Tuesday, August 18, 2009

Mad Max

On Max Baucus by Ari Berman on the Nation website:

Barack Obama received 67 million votes in the last election. Senator Max Baucus
of Montana received 349,000 votes when he ran for re-election last year. His
Republican counterpart on the Senate Finance Committee, Chuck Grassley of Iowa,
got just over a million votes when he last ran in '04.

So how, exactly,
was Obama's landslide victory a mandate for Baucus and Grassley to hijack the
president's agenda? When it comes to healthcare reform, trusting Baucus was the
first mistake Obama made. Allowing Baucus to cede so much authority to Grassley
is the second.

When Baucus became chairman of the Senate Finance
Committee after Democrats recaptured Congress, many Democrats were justifiably
worried. After all, Baucus helped shepherd through Congress two of President
Bush's signature initiatives, his tax cuts and Medicare privatization plan. He
received a ton of money from corporate lobbyists, many of whom were former
staffers of his. In a Nation profile in early '07, I dubbed him "K Street's Favorite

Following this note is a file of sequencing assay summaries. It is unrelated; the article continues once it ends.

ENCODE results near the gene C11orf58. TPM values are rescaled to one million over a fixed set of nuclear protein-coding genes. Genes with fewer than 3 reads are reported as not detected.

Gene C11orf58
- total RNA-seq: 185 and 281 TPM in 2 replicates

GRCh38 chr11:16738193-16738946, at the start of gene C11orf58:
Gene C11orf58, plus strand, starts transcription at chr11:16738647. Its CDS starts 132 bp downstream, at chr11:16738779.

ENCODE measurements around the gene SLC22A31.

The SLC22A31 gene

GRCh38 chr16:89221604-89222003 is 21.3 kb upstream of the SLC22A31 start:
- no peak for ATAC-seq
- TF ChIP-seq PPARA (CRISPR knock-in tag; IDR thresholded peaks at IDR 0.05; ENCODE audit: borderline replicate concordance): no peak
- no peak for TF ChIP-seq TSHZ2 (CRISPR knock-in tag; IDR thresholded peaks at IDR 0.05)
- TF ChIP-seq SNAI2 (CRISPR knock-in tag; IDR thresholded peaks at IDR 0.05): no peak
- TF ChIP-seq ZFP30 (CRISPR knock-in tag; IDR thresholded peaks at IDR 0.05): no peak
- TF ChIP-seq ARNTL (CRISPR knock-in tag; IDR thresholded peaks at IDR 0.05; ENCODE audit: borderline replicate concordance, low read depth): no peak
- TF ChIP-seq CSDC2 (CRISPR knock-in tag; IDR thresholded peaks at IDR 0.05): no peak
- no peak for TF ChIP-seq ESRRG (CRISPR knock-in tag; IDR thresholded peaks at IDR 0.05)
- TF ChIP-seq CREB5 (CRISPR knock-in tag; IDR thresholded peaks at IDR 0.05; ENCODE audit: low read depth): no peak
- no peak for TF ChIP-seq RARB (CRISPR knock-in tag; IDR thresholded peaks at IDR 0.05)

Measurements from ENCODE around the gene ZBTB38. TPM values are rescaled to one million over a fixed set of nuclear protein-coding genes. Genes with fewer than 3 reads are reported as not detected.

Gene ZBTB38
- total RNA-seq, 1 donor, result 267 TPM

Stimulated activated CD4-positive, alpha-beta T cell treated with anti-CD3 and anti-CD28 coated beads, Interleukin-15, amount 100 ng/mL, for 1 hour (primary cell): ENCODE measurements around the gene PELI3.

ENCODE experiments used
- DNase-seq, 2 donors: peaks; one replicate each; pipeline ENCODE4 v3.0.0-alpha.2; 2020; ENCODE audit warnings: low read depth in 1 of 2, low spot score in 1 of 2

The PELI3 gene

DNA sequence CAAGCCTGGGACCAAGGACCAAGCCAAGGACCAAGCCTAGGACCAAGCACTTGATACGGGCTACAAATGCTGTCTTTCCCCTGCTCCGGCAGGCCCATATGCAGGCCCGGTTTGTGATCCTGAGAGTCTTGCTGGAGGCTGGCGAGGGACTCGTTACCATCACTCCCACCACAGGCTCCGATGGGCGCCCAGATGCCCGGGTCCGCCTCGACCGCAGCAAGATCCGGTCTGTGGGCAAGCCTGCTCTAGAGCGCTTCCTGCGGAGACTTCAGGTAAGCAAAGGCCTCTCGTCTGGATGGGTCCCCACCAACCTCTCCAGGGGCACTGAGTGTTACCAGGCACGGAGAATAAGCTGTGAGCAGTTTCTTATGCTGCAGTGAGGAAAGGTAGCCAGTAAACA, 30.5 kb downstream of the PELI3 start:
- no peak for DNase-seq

Yet as Democrats solidified their control of Congress and
Obama cruised to the White House, Baucus tried to convince his Democratic
colleagues that they had nothing to worry about with him at the helm of such an
important committee with jurisdiction over crucial financial matters. He
endorsed Obama during the primary and Obama tapped Baucus' top aide, Jim
Messina, as his chief of staff for the general election and deputy chief of
staff in the White House. The hiring of Messina should've set off alarm bells
among progressives, signaling that Baucus now had an influential booster in the
president's inner circle.

When it came time to assemble a healthcare
bill, Baucus gathered behind closed doors with the so-called "gang
of six
"--Democrats Kent Conrad of North Dakota, Jeff Bingaman of New Mexico
and Republicans Mike Enzi of Wyoming, Olympia Snowe of Maine and Grassley. As
Yglesias pointed out, these six senators represents 2.74 percent of the US
population, or 1/5 of California. Yet they quickly became the most influential
group in the Congress. In a secret, backroom process, they disregarded the
president's preference for a public option and likely killed the best chance we
had for substantive healthcare reform that would cover all Americans, lower
costs and give people a real choice of plans.

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